“In this business, you have to put in an individual that can be reelected in 2018,” he said. “If they can’t raise money, they can’t get reelected. I want to make sure they can raise money and stand on their own and that I don’t have to spend all of my money to get them reelected.”

Between Steele and his mother, former Cook County Board President Bobbie Steele, the Steele family has represented the district for the past 25 years. Scott said that the family will be consulted.

“I would talk to the Steeles about who I’m thinking about and collaborate with them,” he said.

On July 7, Scott sent out a press release announcing that the district committee has officially been formed and that he has been appointed as its chairman. It went on to state that any interested candidates, who must be registered voters who live within the 2nd District, can send their application by e-mail to

Applicants must send in their resume, a copy of their voter registration and voter history. They are welcome to send letters of recommendation. The deadline for applications is July 12. The committee will meet on July 13 at The Lofts on Arthington, an affordable housing development located at 3301 W. Arthington St., from 9 a.m. until 12 p.m.

Prospective appointees that submitted their information prior to the meeting will be given the opportunity to address the District Committee first, followed by any qualifying resident seeking to present themselves for consideration,” according to a recent press statement released by the Cook County Democratic Party.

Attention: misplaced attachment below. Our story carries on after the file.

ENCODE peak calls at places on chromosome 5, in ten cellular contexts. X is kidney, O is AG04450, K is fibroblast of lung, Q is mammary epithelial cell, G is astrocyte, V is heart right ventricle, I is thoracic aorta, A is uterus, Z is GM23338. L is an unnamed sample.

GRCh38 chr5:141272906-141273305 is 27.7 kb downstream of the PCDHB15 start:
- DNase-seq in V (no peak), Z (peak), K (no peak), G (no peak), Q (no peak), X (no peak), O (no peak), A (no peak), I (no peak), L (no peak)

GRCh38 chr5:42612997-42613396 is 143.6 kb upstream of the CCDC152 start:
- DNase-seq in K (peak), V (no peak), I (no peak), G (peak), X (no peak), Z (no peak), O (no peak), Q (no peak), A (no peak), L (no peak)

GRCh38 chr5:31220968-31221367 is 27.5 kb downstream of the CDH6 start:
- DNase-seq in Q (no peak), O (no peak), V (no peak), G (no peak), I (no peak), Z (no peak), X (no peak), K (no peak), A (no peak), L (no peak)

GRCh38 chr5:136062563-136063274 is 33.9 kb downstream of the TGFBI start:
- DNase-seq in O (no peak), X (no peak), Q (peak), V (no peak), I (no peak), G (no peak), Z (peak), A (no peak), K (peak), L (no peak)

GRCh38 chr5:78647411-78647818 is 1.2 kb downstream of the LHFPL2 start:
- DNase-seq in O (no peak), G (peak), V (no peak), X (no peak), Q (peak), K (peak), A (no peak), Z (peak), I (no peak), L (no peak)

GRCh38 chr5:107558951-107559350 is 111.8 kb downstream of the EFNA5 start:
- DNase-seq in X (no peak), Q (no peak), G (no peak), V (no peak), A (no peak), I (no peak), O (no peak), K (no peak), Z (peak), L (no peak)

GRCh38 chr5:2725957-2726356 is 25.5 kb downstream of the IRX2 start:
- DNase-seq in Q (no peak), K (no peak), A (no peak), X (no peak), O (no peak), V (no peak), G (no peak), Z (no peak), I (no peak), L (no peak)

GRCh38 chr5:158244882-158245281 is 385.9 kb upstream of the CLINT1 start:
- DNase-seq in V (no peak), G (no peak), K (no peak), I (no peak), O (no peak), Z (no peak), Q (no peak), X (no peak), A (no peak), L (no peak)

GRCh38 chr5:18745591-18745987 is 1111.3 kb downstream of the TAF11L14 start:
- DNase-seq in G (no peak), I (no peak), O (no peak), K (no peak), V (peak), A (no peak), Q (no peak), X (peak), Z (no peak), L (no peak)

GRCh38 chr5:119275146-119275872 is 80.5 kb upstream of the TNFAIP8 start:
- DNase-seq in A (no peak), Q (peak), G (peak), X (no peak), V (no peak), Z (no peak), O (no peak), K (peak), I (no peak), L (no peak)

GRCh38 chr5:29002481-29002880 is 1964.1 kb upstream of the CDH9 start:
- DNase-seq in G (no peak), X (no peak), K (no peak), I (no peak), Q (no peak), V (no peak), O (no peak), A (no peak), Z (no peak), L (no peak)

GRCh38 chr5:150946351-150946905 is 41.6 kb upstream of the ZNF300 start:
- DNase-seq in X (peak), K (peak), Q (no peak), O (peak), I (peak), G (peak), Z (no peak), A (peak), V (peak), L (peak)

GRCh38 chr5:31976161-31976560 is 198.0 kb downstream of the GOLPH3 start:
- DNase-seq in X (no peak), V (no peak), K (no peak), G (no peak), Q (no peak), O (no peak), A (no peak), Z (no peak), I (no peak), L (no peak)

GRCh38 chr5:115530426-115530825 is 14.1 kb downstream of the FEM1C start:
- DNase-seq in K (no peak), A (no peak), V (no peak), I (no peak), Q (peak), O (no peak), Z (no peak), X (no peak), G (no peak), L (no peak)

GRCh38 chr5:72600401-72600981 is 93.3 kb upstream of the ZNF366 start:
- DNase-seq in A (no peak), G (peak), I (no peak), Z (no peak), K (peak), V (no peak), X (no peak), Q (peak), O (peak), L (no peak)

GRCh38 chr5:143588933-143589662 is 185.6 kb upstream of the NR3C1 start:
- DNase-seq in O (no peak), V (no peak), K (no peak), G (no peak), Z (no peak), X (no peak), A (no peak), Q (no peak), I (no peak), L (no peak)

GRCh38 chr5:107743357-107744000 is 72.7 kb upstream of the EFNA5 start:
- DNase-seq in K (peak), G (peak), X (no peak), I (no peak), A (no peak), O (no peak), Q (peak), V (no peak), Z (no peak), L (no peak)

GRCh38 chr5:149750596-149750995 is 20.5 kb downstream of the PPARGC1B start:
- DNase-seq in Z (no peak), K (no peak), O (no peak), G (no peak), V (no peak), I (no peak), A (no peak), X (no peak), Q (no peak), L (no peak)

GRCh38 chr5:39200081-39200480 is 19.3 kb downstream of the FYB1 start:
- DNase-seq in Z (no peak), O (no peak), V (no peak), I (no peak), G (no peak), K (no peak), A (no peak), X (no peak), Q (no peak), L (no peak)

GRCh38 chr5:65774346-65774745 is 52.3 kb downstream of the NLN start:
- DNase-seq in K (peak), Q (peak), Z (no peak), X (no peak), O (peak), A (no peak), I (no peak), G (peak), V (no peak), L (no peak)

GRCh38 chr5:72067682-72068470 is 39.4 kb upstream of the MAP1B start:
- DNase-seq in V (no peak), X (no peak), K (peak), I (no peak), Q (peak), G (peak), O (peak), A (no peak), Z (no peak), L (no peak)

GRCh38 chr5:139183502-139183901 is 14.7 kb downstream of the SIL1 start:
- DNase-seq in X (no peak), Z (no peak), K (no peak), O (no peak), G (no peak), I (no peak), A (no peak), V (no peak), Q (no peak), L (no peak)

In a statement, Scott said that all applications would get a fair chance.

“I am looking forward to an open and fair process,” he stated “The committee will be respectful of Commissioner Steele’s legacy while charting a new direction for the 2nd District of Cook County.” 

Rev. Jesse Jackson Sr.: ‘Lawndale Christian Health Center’ should be named after Steele

During the July 1 funeral services for Cook County Commissioner Robert Steele (2nd), who died on June 19 while recovering from pneumonia, civil rights activist Rev. Jesse Jackson Sr. suggested that the Lawndale Christian Health Center, 3860 W. Ogden Ave., be renamed in honor of the late commissioner.

“There’s a Lawndale Health Center because of Brother Steele,” Jackson said during brief comments he delivered at the service, held at Freedom Baptist Church in west suburban Hillside. “It should be named after him in my opinion.”

During his comments, Jackson called Steele “a change agent,” “an honorable servant who loved his family so much” and someone “who wanted to be his mother’s son.”

Jackson also recounted the efforts by Steele’s mother, former Cook County Board President Bobbie Steele, to rename the former Cook County Hospital after the late Cook County Board President John H. Stroger Jr.

“His mother led the drive to get Cook County Hospital to be named Stroger. It’s Stroger today because of his mother, Bobbie. Stroger was not destined to be Stroger.

“There’s a Daley family lineage of service in Chicago,” Jackson added. “There’s a Steele family lineage of service.”